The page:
Water for Life: Are You Drinking Your Water the Healthy Way?

By Anuradha Gupta | Posted: December 17, 2019

What do you need to survive? Food? Water? Breath? Social Media?

Water is essential to life on earth as we know it, and comprises roughly 60% of the adult human body. 

It has marvelous chemical properties, is a universal solvent, can participate in many chemical reactions, and be a gas, liquid or solid within a narrow range of temperatures. It is a vital nutrient in cells, regulates body temperature through sweating and respiration, transports nutrients in the bloodstream and cells, is a shock absorber for the brain, spinal cord, and fetus, helps electrical signals travel along the nervous system (with dissolved electrolytes), forms saliva, lubricates joints, and assists in waste elimination.  

In Ayurveda, water is one of the Panchamahabhutas (5 elements); ether, air, fire, water and earth. In fact, ‘Apah’ in Sanskrit means both loved one and water. 

Water is Soma (Nectar or Ojas, vitality). It is life-giving, and utilized correctly, balances all Doshas. It supports Kapha, balances and cools Pitta, and counteracts Vata dryness.

Water provides cohesion, nourishment, lubrication and rejuvenation. It stimulates the mind, heart, and Sadhak Pitta. When we express the qualities of clarified water, we feel connected, content, calm, cool, grounded, smooth in our expression, and dispassionate. Our joints and mucous membranes are lubricated, we have a healthy layer of adipose, and radiant skin and clear eyes (Kapha expressions). Water aids assimilation and digestion of food and perceptions, and waste elimination in both. It counteracts fatigue, pain, and inflammation. 

We are so grateful to have access to clean, drinking water, a basic human right. However, globally, 1 in 3 people lack access to safe drinking water; coupled with lack of sanitation and poor hygiene, these are leading causes of disease and death worldwide. At home, tainted tap water isn’t a problem in just Flint, Michigan; in the past decade itself, 1 in 5 Americans have been exposed to unsafe water. Here is a beautiful discussion with Gurudev Sri Sri Ravi Shankar on how spirituality can help preserve this precious natural resource. 

Ayurvedic Rules of Water (Jalpaan Niyam)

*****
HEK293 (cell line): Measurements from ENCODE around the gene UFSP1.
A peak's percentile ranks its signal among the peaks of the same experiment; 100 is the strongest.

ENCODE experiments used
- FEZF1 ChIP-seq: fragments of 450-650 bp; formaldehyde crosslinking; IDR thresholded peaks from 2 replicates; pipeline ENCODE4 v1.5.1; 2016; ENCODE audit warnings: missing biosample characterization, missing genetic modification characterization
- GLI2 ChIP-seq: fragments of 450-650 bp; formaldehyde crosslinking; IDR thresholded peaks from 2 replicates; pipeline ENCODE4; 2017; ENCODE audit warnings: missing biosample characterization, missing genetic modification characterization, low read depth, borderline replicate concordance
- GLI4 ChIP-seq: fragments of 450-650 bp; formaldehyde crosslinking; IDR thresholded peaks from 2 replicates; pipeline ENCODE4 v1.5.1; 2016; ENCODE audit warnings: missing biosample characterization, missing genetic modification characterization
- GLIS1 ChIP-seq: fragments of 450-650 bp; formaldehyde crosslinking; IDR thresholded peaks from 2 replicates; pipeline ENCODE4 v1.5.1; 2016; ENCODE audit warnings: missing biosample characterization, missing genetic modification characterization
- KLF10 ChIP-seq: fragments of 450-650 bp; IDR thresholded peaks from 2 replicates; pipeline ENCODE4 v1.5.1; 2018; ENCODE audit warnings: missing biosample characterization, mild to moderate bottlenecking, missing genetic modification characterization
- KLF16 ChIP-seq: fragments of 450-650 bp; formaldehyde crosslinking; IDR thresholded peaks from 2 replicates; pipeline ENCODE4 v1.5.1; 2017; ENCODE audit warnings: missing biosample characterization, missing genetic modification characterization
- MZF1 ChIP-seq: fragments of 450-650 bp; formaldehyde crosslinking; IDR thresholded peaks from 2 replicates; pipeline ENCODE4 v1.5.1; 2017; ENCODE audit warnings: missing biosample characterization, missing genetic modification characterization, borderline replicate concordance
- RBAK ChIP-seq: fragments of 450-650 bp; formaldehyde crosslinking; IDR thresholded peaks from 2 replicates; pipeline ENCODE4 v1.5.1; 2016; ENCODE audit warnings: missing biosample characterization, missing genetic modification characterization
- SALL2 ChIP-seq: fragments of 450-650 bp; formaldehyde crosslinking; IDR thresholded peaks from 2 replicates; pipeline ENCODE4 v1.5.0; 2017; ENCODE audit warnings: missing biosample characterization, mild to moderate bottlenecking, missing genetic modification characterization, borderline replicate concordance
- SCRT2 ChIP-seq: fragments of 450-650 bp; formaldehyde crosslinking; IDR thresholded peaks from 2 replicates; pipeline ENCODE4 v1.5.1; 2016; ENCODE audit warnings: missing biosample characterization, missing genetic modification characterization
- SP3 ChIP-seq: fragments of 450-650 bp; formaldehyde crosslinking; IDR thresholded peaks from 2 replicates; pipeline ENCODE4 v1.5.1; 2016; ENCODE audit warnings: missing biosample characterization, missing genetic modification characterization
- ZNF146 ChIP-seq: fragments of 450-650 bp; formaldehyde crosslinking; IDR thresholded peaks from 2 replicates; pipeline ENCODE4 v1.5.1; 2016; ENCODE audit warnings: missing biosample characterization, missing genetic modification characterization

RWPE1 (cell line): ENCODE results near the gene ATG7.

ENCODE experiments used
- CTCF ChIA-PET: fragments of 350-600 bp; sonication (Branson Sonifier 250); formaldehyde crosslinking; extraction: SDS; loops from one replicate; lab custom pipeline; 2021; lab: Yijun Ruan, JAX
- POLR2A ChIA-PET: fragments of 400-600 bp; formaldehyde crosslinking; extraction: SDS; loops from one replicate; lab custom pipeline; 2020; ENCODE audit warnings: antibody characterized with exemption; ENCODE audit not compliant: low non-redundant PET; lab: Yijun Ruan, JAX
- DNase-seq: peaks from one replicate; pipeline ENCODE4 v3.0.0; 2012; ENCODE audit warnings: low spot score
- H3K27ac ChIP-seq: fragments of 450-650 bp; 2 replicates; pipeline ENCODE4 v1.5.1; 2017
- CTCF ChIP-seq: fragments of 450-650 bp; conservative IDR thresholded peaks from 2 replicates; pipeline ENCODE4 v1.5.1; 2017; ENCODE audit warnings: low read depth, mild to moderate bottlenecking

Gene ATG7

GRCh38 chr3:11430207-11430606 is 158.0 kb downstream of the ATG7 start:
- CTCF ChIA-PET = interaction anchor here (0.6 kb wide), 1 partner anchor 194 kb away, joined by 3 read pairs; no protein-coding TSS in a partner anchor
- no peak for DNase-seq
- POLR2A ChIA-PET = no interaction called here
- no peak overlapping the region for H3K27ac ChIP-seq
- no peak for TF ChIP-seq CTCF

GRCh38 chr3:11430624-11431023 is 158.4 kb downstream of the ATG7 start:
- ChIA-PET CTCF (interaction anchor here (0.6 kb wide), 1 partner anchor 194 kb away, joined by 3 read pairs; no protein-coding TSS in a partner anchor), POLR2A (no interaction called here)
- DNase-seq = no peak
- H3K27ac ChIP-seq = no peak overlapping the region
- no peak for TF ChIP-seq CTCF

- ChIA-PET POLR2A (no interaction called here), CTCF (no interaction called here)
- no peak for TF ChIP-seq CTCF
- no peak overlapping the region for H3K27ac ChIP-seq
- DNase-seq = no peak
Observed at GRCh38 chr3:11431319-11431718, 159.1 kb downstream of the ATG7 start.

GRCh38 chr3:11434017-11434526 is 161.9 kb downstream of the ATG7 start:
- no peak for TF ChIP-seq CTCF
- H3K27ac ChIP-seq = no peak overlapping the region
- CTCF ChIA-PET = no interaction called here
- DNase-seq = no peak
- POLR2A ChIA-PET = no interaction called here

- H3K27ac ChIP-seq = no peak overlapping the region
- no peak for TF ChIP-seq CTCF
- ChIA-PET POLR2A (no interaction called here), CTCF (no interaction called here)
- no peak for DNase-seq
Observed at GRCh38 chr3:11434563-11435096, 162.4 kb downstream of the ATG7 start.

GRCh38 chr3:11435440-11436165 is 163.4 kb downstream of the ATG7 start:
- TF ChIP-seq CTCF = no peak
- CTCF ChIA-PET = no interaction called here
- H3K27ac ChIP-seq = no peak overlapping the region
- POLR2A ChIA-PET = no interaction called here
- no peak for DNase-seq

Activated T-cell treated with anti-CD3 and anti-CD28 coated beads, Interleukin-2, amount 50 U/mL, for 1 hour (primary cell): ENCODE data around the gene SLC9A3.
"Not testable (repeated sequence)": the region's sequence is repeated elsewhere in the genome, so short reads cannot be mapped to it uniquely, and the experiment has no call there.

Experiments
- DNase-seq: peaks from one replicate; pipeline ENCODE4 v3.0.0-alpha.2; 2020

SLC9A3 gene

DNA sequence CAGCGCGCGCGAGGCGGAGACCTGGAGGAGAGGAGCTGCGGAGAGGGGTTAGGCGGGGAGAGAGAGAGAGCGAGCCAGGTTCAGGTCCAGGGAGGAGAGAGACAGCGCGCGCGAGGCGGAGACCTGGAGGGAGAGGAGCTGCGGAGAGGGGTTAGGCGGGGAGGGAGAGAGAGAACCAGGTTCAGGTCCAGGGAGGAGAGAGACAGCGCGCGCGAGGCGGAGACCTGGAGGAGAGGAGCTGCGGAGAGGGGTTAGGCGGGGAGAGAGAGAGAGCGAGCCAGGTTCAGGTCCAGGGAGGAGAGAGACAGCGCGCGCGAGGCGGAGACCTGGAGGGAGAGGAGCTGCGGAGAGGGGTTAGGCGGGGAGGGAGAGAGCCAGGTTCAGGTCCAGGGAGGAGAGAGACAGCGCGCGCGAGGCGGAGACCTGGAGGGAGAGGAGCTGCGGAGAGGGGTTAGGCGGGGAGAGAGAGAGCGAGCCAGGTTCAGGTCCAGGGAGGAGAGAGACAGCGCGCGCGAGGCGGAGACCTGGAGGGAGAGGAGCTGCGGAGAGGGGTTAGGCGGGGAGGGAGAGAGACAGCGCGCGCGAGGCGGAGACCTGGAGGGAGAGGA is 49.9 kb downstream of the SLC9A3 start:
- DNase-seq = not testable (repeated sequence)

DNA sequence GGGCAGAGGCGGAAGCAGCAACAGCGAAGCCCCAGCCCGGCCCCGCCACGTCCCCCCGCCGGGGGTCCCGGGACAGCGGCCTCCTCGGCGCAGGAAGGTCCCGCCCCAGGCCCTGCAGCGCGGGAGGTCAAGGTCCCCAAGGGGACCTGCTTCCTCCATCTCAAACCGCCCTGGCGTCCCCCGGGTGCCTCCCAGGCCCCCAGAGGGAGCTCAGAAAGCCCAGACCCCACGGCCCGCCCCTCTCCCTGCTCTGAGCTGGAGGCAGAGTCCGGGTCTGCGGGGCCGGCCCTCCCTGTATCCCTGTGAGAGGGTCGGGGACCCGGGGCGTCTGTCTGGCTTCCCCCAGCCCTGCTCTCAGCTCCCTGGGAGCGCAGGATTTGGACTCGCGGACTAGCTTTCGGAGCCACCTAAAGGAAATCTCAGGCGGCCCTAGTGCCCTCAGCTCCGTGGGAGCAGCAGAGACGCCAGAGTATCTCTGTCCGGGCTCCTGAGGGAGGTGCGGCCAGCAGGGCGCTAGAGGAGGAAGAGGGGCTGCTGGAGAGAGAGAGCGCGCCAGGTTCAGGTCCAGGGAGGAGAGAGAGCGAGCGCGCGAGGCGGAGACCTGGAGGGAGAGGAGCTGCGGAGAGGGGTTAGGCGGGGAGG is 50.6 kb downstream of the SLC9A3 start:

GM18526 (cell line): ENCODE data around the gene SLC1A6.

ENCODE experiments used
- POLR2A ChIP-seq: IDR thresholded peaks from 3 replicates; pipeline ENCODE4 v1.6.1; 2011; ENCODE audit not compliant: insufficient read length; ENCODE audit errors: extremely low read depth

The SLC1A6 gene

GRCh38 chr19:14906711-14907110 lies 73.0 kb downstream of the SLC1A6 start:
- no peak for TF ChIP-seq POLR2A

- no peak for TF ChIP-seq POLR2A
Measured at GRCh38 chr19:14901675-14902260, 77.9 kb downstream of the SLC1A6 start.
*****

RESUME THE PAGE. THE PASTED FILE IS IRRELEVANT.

• Drink 1-2 glasses of warm water first thing in the morning (Ushapan) before brushing, preferably during Brahma Muhurta (1.5 hours before sunrise). It flushes the system, aids peristalsis, helps prevent dyspepsia, gets rid of Ama (toxins), ignites the Agni (digestive and metabolic fire), aids weight loss, and provides a radiance to the skin. Store this water overnight, preferably in a copper jug (with antioxidant and antibacterial properties) or a silver jug. Add honey and lemon if tolerated well to lukewarm water (honey is toxic in hot water, as they are incompatible, or Viruddhahar).

  • Sip water throughout the day. Don’t chug--literally chew it, as this helps with kidney function and facilitates digestion as the alkaline saliva mixes with the acidic environment of the stomach. 

  • How much water to drink: your ideal amount of water depends on factors like age, constitution (6-8 glasses for Vata, 5-6 for Pitta and 4-5 glasses for Kapha), where we live (Indians need more water than Canadians), season (we need more water during summer and fall to prevent Vata-Pitta imbalance), our jobs (athletes and farmers need more water), etc. 6-8 glasses of water daily (about 2 liters) is an ideal adult average in US. Follow your body’s cues and your thirst. There are 13 natural urges one shouldn’t suppress (Vegadharan), and thirst is one of them. During summer (Pitta season), drink more water at Pitta time (10 am to 2 pm); infused with lemon or mint, fennel seeds, khuskhus, rose petals or coriander. Here’s how (and why) we should avoid water deficiency and excess both. 

Tip: One way to drink enough water is to keep a bottle of water with you and sip throughout the day.